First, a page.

Something interesting happened in the New York State Court of Appeals a few years ago. The State's highest court interpreted homicide law in a new way. It ruled that you cannot be convicted of depraved indifference murder if the evidence demonstrates the defendant's intent to kill the victim.
This may sound unremarkable to those who did not go to law school, but for those of us who did, we all remember criminal law seminars where the teacher gave us the classic example of depraved indifference murder: someone throwing a brick from a building into a crowd of people. The brick-thrower did not intend to kill, but his actions established beyond doubt his depraved indifference to human life in that he reasonably expected the brick would hit and kill someone.
Now, there are other ways to murder someone besides depraved indifference to human life. You can take action intending to kill someone, i.e., pointing a gun at someone and pulling the trigger. Up until a few years ago, in some cases, a defendant could be convicted of depraved indifference murder even where the evidence suggested that he may have intended to kill his victim. The New York Court of Appeals smoothed over that anomaly in the law a few years ago, holding in People v. Gonzalez, 1 N.Y.3d 464 (2004), that a conviction for depraved indifference murder is invalid if the defendant intended to kill. This does not mean that killers go free. It means that the prosecutor has to charge the brick-thrower with depraved indifference murder, and if the evidence suggests the defendant did intend to kill, the jury cannot find him guilty of depraved indifference murder.
The depraved-indifference and intent-to-kill distinction in New York homicide law came before the United States Court of Appeals in a habeas corpus petition filed to overturn an inmate's conviction in a homicide case. The case is Henry v. Ricks, decided on August 10. Henry was convicted in 1997 of depraved indifference murder, but he was acquitted of intentional murder. Off to jail Henry goes. But the Gonzalez case -- decided by the New York Court of Appeals -- gave him an argument in favor of overturning the conviction in federal court, because the evidence only supported one inference: that he intended to kill his victim (even if the jury acquitted him of that charge).
As the Second Circuit summarizes the criminal case, Henry shot a guy in an apartment and then placed the victim's body in the trunk of a car and buried the body in a snow bank. Although the decision is not clear on this point, it seems obvious that Henry argued in support of his habeas petition that he was acquitted of intentional murder under facts that can only support a finding of intent-to-kill. This means that his conviction for depraved-indifference murder violates the Constitution because the evidence technically did not support the depraved-indifference charge.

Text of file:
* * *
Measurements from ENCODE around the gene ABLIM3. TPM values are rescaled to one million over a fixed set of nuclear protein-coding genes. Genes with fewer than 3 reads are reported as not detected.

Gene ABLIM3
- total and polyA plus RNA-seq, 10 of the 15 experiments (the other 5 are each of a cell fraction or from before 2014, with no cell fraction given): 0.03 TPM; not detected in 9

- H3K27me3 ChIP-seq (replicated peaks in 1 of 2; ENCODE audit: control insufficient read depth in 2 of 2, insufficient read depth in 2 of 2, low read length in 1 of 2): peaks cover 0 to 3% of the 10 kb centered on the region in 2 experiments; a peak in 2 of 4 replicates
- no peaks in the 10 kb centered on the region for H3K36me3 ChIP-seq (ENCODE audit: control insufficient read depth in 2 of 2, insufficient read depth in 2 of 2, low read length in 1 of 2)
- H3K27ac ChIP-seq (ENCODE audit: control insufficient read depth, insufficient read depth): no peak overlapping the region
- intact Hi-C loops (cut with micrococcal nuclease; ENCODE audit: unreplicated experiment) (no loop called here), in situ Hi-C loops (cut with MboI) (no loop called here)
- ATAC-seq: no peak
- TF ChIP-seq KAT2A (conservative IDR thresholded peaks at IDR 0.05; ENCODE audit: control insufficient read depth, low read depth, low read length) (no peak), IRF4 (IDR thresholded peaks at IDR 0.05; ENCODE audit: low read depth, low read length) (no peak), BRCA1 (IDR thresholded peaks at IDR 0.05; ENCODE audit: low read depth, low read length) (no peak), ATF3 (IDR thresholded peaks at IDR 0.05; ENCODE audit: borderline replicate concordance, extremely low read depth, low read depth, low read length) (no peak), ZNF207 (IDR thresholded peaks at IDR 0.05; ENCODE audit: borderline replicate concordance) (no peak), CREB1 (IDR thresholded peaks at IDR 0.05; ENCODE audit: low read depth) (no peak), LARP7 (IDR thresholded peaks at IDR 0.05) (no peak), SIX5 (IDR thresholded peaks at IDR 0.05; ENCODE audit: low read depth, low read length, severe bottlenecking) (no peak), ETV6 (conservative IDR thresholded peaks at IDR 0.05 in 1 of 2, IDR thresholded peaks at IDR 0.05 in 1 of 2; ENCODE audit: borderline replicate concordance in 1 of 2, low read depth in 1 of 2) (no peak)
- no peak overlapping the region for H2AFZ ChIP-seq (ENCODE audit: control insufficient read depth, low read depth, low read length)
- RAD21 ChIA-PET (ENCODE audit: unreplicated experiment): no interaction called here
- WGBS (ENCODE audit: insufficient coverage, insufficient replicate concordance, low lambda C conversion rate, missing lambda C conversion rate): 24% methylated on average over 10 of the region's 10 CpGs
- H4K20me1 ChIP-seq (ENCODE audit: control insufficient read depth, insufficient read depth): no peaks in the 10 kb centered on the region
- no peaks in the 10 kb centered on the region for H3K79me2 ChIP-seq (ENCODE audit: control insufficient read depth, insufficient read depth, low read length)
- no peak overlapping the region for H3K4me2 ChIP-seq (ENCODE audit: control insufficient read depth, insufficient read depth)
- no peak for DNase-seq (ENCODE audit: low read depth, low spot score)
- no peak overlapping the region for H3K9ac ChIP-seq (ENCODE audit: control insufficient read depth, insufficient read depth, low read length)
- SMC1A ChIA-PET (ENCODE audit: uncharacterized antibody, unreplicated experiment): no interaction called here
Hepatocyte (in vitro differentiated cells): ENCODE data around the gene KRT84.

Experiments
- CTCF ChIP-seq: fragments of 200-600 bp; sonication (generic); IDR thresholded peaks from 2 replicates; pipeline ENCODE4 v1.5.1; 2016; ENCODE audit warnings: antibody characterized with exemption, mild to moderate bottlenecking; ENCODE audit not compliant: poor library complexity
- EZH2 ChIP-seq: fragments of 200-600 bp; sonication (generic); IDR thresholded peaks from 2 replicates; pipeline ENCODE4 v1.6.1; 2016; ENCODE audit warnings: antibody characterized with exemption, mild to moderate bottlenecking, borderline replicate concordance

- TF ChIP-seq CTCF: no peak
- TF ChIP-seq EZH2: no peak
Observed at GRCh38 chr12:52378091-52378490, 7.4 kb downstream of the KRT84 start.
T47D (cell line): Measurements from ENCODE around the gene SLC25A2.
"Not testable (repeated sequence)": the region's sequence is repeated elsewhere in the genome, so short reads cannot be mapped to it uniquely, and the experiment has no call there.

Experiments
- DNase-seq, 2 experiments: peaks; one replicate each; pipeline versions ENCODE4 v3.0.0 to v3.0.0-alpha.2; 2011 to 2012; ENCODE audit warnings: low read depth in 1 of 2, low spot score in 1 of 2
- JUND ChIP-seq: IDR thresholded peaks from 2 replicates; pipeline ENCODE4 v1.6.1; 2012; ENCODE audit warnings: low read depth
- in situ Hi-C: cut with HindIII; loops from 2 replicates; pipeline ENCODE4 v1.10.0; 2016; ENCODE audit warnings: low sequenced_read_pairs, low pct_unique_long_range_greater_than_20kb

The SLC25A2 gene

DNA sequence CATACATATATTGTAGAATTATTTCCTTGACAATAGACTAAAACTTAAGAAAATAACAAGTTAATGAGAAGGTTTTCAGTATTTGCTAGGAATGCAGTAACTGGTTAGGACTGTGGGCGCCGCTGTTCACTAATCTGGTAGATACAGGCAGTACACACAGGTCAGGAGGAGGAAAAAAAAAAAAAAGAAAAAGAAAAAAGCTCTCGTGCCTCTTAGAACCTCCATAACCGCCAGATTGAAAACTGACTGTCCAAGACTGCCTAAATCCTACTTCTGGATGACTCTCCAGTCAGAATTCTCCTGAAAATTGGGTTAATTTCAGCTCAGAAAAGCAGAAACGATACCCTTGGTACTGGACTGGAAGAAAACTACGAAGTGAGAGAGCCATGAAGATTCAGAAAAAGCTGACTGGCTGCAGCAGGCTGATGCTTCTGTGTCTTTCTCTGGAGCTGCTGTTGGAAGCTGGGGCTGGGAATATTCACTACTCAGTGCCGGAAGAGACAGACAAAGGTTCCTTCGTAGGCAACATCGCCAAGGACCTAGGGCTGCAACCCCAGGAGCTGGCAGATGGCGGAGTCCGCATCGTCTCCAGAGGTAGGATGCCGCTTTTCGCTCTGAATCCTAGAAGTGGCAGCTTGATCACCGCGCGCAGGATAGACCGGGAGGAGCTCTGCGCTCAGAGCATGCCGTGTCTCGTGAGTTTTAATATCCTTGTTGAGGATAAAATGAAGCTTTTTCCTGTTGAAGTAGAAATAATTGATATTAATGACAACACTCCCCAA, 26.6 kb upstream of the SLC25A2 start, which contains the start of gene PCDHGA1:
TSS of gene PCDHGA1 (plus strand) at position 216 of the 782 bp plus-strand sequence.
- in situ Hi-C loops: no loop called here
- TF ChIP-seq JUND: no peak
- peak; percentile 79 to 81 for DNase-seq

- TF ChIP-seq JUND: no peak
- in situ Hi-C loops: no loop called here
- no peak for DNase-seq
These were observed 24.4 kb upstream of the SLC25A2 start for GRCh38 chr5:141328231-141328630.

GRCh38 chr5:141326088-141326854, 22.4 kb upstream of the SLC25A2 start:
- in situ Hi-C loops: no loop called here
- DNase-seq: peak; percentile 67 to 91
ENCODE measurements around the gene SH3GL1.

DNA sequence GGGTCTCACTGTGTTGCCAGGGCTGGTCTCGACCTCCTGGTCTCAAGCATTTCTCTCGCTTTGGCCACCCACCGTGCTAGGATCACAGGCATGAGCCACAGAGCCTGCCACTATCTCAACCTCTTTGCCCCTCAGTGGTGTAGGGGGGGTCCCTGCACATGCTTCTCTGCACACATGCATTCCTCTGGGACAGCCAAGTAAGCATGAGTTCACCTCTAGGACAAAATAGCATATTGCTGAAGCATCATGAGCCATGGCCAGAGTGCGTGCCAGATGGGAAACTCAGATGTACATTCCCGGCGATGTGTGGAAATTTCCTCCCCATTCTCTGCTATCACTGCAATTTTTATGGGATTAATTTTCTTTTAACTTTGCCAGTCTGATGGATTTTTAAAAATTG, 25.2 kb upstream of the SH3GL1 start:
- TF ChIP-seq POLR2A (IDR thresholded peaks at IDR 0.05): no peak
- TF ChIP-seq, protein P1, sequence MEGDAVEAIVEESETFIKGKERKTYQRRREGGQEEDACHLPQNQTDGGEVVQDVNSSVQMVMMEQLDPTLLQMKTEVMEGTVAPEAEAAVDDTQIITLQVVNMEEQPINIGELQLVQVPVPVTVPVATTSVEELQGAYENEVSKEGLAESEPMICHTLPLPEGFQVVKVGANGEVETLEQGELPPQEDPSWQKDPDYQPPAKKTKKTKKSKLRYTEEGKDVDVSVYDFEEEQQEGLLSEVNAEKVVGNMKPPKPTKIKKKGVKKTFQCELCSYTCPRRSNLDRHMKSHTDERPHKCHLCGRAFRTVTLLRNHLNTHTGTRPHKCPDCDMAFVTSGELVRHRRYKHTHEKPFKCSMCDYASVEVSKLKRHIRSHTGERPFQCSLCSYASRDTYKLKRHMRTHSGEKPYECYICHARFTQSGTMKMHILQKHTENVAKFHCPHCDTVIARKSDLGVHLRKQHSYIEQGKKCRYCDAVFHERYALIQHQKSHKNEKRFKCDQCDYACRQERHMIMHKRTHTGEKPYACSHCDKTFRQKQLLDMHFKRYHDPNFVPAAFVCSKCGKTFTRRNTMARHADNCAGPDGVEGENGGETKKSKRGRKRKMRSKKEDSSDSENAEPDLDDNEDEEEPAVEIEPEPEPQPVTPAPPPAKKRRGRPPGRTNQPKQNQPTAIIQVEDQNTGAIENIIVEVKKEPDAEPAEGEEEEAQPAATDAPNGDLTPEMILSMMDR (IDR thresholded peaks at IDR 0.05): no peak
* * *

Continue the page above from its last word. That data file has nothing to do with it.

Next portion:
This is not a bad argument. Henry is simply taking advantage of a change in New York homicide law in arguing that his conviction is now invalid. As the Second Circuit notes, however, Henry "forthrightly" concedes "that his position is 'disturbing'" in that he is not actually claiming his innocence or a lack of intent to kill the victim. In fact, "he contends that the evidence adduced at his trial amply demonstrated his intent to would the victim mortally" and that "in light of the evidence of intent, the evidence was not sufficient to convict him of depraved indifference murder under the new pronouncement of the law by the New York Court of Appeals."
While this argument technically has a basis in law, Henry loses the habeas petition. The Second Circuit finds that the Gonzalez decision from the State Court of Appeals is not retroactive. As much as Gonzalez helps Henry's legal position on the habeas petition, since the State's highest court did not simply clarify the law in that case, it does not have retroactive effect. We know this because the New York Court of Appeals said so in Policano v. Herbert, 7 N.Y.3d 588 (2006). In short, the Gonzalez decision does not help Henry, and the Second Circuit observes that it has no authority "to thrust upon state courts a different conception either of the binding force of precedent or of the meaning of judicial process."